It’s Beyoncé’s world. We’re just living in it. Need proof? The Texas-bred singer’s sixth studio album, Lemonade, which also happens to be her second visual album to date, is the third biggest-selling album of 2016.
When Lemonade was released in April, the hour-long visual component to the album sent the Beyhive into a tizzy and drew rave reviews. Lemonade is now currently nominated for four Emmy awards, including one for outstanding directing. Currently on the “Formation” world tour, Beyoncé continues to dazzle and slay. Check out some of the secrets and lesser-known details about Lemonade and its groundbreaking film.
Mums the Word
Aside from a select few individuals, none of the participants involved in the Lemonade film knew what they were getting into. Model Winnie Harlow, who appears in it, told Cosmpolitan that all of the details (except for the title’s project) were a secret. “I think after the filming, we all didn’t really know exactly what the project was, but we could sense how epic it was,” she said. “Like of course we were part of the scenes, but we just weren’t told what exactly was going on, you know?”
Malina Matsoukas, the visionary behind the “Formation” video, is one of seven formidable directors involved in Lemonade, including Jonas Akerlund, who worked with Beyoncé before on “Haunted,” Kahlil Joseph, Dikayl Rimmasch, Mark Romanek, Todd Tourso and Queen Bey herself. Bey and Joseph are nominated for an Emmy for outstanding directing for a variety special.
Location, Location, Location
The city of New Orleans is as much a character in Lemonade as Beyoncé herself.
Madewood, a national historic landmark and former plantation house built in 1846, makes a cameo appearance in the visuals. And much like model Winnie Harlow, the owners of Madewood had no idea what Lemonade was, or that Beyoncé was even involved. That is, until she first arrived on set.
Other NOLA locations seen in the film include Destrehan Plantation, Fort Macomb, St. Claude Avenue and Bourbon Street.
It Takes a Village
The liner credits for Lemonade indicate that there were a total of 72 writers on the project. The song on the album with the longest list of credits? “Hold Up.” Fifteen writers are credited on that song alone.
In an interview with Okay Africa, artist and Lemonade body painter Laolu Senbanjo had this to say about his experience working on the film: “Art can be used to translate ideas. The Sacred Art of the Ori is basically about connection between the artist and the music. What I basically did was to connect with the different people that were painted in the video, and connect with them on the art. And also on a spiritual level. The connection is what I want people to take away.”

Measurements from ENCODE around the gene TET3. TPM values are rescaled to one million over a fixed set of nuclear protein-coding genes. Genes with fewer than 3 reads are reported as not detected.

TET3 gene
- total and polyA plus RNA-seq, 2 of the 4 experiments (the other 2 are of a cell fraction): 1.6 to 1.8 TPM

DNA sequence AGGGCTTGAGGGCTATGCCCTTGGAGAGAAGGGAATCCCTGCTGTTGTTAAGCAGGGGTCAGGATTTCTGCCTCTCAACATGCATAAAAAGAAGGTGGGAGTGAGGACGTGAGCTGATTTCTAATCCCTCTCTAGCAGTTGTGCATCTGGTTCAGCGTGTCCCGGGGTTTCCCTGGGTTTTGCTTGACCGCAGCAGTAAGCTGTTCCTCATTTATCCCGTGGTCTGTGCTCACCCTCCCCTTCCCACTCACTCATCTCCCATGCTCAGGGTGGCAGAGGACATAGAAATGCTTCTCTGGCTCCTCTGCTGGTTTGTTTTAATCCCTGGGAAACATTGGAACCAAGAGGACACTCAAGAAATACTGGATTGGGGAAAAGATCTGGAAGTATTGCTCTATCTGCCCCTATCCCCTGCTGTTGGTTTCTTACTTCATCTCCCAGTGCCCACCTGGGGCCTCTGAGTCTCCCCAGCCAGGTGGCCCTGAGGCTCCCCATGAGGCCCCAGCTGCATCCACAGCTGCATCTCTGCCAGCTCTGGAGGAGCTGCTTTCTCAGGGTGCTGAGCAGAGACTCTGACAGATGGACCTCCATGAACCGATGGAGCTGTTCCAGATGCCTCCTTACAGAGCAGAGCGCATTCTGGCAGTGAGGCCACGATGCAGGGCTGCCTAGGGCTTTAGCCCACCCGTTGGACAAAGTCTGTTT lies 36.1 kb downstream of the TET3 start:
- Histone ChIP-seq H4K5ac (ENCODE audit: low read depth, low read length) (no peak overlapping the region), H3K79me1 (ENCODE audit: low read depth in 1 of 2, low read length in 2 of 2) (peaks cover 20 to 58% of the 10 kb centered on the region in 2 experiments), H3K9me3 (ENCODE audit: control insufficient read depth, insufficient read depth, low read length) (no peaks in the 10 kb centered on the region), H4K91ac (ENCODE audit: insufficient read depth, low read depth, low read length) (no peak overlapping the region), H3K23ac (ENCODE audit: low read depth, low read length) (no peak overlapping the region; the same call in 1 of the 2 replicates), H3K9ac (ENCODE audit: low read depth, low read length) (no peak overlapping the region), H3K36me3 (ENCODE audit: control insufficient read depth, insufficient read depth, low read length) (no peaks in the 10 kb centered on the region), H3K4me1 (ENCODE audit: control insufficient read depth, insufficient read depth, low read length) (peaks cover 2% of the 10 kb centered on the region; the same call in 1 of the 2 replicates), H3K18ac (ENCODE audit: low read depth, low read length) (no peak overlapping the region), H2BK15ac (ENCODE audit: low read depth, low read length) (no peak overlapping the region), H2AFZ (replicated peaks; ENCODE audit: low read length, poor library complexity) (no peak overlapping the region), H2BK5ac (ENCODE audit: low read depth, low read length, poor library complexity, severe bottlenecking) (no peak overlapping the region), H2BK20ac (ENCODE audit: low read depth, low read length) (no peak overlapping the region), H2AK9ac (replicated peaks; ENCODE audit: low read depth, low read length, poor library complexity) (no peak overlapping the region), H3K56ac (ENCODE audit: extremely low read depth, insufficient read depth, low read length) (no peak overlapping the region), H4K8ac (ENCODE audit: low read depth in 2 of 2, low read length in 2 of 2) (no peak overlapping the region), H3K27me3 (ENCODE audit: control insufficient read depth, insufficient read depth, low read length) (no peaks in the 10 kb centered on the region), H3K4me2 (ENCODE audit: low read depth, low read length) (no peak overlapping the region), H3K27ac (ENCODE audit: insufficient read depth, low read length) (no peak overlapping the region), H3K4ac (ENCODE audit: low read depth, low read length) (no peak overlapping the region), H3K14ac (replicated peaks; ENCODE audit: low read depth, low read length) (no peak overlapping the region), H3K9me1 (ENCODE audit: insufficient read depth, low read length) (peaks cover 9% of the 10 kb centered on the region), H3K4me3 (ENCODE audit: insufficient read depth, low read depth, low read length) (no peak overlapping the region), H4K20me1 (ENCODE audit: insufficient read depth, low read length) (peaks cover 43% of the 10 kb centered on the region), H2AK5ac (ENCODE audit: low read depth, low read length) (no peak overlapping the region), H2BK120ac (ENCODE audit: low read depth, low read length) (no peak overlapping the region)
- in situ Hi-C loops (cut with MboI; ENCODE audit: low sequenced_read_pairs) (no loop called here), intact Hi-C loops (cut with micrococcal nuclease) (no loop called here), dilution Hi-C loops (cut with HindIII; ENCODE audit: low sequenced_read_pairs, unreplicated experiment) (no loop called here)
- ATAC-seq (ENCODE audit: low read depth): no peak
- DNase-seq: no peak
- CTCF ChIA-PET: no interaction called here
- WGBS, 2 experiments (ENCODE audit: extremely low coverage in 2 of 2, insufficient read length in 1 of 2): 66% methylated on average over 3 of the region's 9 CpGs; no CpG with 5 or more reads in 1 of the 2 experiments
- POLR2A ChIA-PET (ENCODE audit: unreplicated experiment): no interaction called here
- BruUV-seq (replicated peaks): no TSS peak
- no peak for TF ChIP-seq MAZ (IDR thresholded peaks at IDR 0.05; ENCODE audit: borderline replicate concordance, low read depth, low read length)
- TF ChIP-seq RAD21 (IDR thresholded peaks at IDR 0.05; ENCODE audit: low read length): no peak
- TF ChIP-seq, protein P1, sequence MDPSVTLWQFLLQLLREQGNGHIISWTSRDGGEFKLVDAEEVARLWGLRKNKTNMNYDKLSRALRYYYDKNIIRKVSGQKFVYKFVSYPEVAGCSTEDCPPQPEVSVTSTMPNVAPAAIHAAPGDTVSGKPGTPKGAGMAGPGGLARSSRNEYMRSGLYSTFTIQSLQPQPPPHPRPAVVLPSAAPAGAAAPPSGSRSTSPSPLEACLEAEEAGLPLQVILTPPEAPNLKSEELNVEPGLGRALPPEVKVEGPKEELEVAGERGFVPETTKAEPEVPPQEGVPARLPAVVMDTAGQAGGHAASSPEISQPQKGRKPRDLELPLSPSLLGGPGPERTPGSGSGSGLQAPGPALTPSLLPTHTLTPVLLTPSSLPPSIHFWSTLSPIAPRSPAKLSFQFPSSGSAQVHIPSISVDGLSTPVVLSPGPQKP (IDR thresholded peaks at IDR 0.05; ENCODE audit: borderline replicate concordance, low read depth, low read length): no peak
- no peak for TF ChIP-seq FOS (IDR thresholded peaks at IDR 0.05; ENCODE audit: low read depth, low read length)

Ingrid Burley co-wrote the seventh song on Lemonade, “Love Drought.” In an interview with Genius, Burley insisted that some of the lyrics refer to her relationship with music and Beyoncé’s Parkwood Entertainment, not infidelity like many have assumed. At the time, Burley was frustrated with Beyoncé’s label and channeled that frustration into the song’s lyrics. Said Burley, “She’s gonna sing the song I wrote about her label one day.”
According to Marni Senofonte, the Lemonade film had a “scheduled spontaneity” to it. In an interview with Vogue, Senofonte revealed, “I think the story Beyoncé was trying to tell was always inside of her. There was a “run and gun” aspect of production: It wasn’t like a television show or a film script like, ‘OK, we’re shooting these three scenes and we’re going to shot them until completion.’ She kept catching moments and seeing moments, and shooting in the sense of, “Oh, there’s this beautiful light, let’s catch it!”
In addition to parts of Malcolm X’s “Who Taught You to Hate Yourself?” speech and poet Warshan Shire’s spoken-word album Warsan Versus Melancholy (The Seven Stages of Being Lonely), lyrical and instrumental samples decorate the Lemonade sound. Here are a few of the known samples utilized: the Yeah Yeah Yeahs’ “Maps” sampled on “Hold Up”; Soulja Boy’s “Turn My Swag On” on “Hold Up”; Andy Williams’s “Can’t Get Used to Losing You” on “Hold Up”; Led Zepplin’s “When The Levee Breaks” on “Don’t Hurt Yourself”; Isaac Hayes’s “Walk On By” on “6 Inch”; Kaleidoscope’s “Let Me Try” on “Freedom,” and Outkast “SpottieOttieDopaliscious” on “All Night.”
Marni Senofonte, the designer responsible for the incredible fashions seen throughout Lemonade, says that the vibe of the entire project was “the antebellum-slash-Victorian-slash-modern-day.”
Kim Kimble, Beyoncé’s hairstylist, highlighted the singer’s love for baby hair in “Don’t Hurt Yourself.” Sporting cornrows and finished edges, Yoncé slays.
You know the one – that larger-than-life sombrero inspired hat. You can’t exactly buy it anywhere – yet. But if the Baron Hats team is thinking smart, you’ll be able to purchase one in no time.
You can find Malakai’s jewelry all over Yoncé’s face in “Don’t Hurt Yourself.” He had no idea his work would appear in Lemonade. He was only told that it would be featured in a “secret project in New Orleans.”
Not only did musician Melo-X co-write some of the songs on the Lemonade album (“Hold Up” and “Sorry”), he also scored the visual album and did the sound design.
Songwriter Diana Gordon is responsible for the now infamous “Becky with the good hair” line. She said that even Beyoncé didn’t expect that the line would garner so much attention.